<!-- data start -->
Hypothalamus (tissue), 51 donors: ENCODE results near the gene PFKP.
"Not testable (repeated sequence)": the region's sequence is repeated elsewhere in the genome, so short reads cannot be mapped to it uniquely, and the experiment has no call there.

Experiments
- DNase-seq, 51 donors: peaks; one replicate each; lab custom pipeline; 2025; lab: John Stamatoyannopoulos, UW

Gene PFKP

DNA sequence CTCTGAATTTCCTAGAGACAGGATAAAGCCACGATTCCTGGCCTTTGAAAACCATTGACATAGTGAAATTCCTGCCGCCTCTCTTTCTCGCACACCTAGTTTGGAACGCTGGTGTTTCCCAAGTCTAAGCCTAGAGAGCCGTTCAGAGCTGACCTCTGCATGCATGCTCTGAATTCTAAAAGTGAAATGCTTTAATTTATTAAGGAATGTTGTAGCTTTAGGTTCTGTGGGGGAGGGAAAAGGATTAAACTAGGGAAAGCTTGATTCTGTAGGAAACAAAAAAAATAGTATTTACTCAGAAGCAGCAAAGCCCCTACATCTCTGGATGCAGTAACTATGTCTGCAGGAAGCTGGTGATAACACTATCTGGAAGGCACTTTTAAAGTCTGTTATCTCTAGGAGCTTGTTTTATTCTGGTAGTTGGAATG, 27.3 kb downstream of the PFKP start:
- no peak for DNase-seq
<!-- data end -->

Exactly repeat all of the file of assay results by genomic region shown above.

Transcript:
Hypothalamus (tissue), 51 donors: ENCODE results near the gene PFKP.
"Not testable (repeated sequence)": the region's sequence is repeated elsewhere in the genome, so short reads cannot be mapped to it uniquely, and the experiment has no call there.

Experiments
- DNase-seq, 51 donors: peaks; one replicate each; lab custom pipeline; 2025; lab: John Stamatoyannopoulos, UW

Gene PFKP

DNA sequence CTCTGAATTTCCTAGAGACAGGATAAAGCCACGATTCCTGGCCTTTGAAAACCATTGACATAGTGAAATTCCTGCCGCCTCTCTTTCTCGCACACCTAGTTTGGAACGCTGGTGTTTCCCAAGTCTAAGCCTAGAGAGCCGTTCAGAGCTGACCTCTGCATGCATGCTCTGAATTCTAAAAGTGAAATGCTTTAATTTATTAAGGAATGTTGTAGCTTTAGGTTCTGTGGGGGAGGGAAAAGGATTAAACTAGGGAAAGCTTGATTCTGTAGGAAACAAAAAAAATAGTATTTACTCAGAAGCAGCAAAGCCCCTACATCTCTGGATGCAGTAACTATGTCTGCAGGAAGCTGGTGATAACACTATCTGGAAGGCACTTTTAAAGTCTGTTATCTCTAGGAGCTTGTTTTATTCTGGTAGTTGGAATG, 27.3 kb downstream of the PFKP start:
- no peak for DNase-seq